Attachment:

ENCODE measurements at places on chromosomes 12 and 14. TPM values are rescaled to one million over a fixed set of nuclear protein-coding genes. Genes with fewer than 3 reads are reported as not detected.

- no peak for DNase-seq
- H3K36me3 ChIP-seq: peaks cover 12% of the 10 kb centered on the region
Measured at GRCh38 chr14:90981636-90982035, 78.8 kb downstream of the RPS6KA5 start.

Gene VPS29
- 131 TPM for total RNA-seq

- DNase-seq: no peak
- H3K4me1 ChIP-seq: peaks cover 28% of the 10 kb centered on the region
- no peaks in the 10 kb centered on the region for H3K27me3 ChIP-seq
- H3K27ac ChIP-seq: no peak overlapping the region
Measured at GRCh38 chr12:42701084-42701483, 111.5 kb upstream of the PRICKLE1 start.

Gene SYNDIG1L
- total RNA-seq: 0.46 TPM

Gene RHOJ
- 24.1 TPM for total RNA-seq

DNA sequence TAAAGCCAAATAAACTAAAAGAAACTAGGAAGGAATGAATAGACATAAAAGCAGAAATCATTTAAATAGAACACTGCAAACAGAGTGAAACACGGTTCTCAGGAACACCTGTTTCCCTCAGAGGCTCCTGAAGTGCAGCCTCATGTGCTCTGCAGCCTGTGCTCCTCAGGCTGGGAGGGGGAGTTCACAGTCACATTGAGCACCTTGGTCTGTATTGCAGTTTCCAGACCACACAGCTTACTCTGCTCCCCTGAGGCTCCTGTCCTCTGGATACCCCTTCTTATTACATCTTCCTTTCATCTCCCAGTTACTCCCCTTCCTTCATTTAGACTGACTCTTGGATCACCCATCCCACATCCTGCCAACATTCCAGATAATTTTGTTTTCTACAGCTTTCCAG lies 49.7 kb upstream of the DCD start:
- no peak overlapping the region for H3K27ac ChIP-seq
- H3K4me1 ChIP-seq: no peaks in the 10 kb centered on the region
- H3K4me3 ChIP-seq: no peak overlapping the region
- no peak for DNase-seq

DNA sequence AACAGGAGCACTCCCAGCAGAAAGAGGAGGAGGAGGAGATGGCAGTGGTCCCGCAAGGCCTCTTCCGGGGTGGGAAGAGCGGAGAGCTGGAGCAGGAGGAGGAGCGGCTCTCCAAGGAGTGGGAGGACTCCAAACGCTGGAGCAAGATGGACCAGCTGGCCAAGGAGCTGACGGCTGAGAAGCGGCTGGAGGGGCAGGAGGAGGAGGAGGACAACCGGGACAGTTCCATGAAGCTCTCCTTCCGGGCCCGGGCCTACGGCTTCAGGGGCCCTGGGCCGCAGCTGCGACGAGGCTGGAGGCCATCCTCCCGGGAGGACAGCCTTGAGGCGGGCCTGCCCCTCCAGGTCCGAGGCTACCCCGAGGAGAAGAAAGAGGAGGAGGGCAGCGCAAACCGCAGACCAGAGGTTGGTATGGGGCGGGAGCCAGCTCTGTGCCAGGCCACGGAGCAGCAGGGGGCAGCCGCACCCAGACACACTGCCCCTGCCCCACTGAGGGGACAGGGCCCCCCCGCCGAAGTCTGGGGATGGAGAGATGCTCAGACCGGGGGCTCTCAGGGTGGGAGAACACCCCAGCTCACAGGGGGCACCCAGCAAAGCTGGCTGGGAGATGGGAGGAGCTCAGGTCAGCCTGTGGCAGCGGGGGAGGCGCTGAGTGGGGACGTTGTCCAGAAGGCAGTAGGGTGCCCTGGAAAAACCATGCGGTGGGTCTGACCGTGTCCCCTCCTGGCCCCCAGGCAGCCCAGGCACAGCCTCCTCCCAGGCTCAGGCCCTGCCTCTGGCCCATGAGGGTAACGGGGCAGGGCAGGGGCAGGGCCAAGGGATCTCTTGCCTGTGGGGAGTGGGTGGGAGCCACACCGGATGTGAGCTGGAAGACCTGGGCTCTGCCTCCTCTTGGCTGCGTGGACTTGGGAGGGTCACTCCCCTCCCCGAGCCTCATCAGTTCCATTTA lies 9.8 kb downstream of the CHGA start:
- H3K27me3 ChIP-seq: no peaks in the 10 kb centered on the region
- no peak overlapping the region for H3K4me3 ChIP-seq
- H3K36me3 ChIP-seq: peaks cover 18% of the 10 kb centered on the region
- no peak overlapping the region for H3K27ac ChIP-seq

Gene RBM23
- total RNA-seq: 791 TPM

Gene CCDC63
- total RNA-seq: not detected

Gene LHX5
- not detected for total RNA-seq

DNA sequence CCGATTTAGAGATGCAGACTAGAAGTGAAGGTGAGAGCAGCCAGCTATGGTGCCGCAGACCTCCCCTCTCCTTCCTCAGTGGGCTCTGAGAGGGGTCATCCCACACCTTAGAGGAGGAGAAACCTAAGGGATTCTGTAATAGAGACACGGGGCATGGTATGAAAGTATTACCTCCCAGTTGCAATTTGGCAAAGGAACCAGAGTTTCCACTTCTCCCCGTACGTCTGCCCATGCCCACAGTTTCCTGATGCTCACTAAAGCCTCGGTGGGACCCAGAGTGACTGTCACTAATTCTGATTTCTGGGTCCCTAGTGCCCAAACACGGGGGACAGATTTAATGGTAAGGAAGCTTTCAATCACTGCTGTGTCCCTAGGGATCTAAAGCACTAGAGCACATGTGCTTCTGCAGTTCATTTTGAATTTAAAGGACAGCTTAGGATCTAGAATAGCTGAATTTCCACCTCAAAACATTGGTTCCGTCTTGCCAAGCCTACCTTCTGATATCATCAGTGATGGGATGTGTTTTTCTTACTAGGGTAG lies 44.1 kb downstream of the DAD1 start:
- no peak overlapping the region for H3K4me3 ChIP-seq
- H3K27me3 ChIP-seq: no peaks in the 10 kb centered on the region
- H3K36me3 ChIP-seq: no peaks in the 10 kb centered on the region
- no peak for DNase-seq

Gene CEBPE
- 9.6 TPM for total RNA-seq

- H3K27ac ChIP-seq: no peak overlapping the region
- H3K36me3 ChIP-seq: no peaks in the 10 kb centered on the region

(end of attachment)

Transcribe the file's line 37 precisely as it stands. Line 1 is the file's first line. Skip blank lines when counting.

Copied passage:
Gene CEBPE